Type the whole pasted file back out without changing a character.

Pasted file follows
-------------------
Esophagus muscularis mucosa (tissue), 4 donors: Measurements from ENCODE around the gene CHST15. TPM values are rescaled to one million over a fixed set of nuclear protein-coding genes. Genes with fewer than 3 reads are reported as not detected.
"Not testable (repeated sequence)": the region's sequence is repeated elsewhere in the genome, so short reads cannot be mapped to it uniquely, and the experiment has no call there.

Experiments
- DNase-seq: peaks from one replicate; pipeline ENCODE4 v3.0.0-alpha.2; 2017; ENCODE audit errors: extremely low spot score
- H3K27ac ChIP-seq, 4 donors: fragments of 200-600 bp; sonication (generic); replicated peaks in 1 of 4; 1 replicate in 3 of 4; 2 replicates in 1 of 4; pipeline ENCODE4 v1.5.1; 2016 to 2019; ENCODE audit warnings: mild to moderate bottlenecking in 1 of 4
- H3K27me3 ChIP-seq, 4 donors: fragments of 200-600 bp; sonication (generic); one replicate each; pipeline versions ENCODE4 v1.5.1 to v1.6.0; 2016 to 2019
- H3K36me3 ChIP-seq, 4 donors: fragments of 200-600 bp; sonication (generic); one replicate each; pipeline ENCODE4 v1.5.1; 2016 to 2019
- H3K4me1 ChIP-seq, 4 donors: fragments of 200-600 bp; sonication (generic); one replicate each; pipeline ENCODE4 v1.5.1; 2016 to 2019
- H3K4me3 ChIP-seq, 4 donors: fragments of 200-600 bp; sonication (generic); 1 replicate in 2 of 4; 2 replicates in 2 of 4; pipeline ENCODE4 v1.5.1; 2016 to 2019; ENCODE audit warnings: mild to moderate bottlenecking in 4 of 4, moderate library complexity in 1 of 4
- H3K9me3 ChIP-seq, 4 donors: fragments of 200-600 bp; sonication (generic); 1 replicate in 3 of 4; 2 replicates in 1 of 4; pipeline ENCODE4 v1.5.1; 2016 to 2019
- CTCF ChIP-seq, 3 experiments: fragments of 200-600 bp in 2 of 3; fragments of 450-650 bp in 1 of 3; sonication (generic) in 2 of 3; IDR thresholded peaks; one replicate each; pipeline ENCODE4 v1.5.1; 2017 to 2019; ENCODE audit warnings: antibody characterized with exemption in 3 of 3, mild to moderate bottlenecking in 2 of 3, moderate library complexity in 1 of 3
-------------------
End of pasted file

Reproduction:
Esophagus muscularis mucosa (tissue), 4 donors: Measurements from ENCODE around the gene CHST15. TPM values are rescaled to one million over a fixed set of nuclear protein-coding genes. Genes with fewer than 3 reads are reported as not detected.
"Not testable (repeated sequence)": the region's sequence is repeated elsewhere in the genome, so short reads cannot be mapped to it uniquely, and the experiment has no call there.

Experiments
- DNase-seq: peaks from one replicate; pipeline ENCODE4 v3.0.0-alpha.2; 2017; ENCODE audit errors: extremely low spot score
- H3K27ac ChIP-seq, 4 donors: fragments of 200-600 bp; sonication (generic); replicated peaks in 1 of 4; 1 replicate in 3 of 4; 2 replicates in 1 of 4; pipeline ENCODE4 v1.5.1; 2016 to 2019; ENCODE audit warnings: mild to moderate bottlenecking in 1 of 4
- H3K27me3 ChIP-seq, 4 donors: fragments of 200-600 bp; sonication (generic); one replicate each; pipeline versions ENCODE4 v1.5.1 to v1.6.0; 2016 to 2019
- H3K36me3 ChIP-seq, 4 donors: fragments of 200-600 bp; sonication (generic); one replicate each; pipeline ENCODE4 v1.5.1; 2016 to 2019
- H3K4me1 ChIP-seq, 4 donors: fragments of 200-600 bp; sonication (generic); one replicate each; pipeline ENCODE4 v1.5.1; 2016 to 2019
- H3K4me3 ChIP-seq, 4 donors: fragments of 200-600 bp; sonication (generic); 1 replicate in 2 of 4; 2 replicates in 2 of 4; pipeline ENCODE4 v1.5.1; 2016 to 2019; ENCODE audit warnings: mild to moderate bottlenecking in 4 of 4, moderate library complexity in 1 of 4
- H3K9me3 ChIP-seq, 4 donors: fragments of 200-600 bp; sonication (generic); 1 replicate in 3 of 4; 2 replicates in 1 of 4; pipeline ENCODE4 v1.5.1; 2016 to 2019
- CTCF ChIP-seq, 3 experiments: fragments of 200-600 bp in 2 of 3; fragments of 450-650 bp in 1 of 3; sonication (generic) in 2 of 3; IDR thresholded peaks; one replicate each; pipeline ENCODE4 v1.5.1; 2017 to 2019; ENCODE audit warnings: antibody characterized with exemption in 3 of 3, mild to moderate bottlenecking in 2 of 3, moderate library complexity in 1 of 3